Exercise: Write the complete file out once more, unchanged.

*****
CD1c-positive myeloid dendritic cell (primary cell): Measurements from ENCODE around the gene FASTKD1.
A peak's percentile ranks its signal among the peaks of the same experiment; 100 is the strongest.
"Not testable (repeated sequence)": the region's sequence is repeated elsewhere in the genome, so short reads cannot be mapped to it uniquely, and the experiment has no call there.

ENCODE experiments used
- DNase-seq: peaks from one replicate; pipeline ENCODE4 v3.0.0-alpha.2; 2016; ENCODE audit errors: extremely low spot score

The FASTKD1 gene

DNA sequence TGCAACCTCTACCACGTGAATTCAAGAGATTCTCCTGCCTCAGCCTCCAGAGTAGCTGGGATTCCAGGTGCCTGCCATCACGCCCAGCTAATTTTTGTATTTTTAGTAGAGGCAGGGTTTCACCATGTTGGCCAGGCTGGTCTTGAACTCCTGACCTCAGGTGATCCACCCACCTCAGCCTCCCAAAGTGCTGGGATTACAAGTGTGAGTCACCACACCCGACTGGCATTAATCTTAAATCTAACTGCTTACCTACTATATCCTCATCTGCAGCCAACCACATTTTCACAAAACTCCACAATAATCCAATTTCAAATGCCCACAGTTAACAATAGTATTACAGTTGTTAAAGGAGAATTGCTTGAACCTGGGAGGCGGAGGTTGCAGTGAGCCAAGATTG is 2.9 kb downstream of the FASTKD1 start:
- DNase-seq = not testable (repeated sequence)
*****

CD1c-positive myeloid dendritic cell (primary cell): Measurements from ENCODE around the gene FASTKD1.
A peak's percentile ranks its signal among the peaks of the same experiment; 100 is the strongest.
"Not testable (repeated sequence)": the region's sequence is repeated elsewhere in the genome, so short reads cannot be mapped to it uniquely, and the experiment has no call there.

ENCODE experiments used
- DNase-seq: peaks from one replicate; pipeline ENCODE4 v3.0.0-alpha.2; 2016; ENCODE audit errors: extremely low spot score

The FASTKD1 gene

DNA sequence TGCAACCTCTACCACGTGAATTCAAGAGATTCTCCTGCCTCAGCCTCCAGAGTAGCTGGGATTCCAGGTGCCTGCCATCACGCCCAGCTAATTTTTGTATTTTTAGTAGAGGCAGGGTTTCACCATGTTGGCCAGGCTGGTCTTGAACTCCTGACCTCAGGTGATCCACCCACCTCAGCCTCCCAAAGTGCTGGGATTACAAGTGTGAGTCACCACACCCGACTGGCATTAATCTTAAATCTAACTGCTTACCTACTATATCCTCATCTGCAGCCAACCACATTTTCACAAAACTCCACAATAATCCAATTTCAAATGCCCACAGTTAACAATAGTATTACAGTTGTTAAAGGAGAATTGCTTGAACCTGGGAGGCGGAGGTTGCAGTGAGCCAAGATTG is 2.9 kb downstream of the FASTKD1 start:
- DNase-seq = not testable (repeated sequence)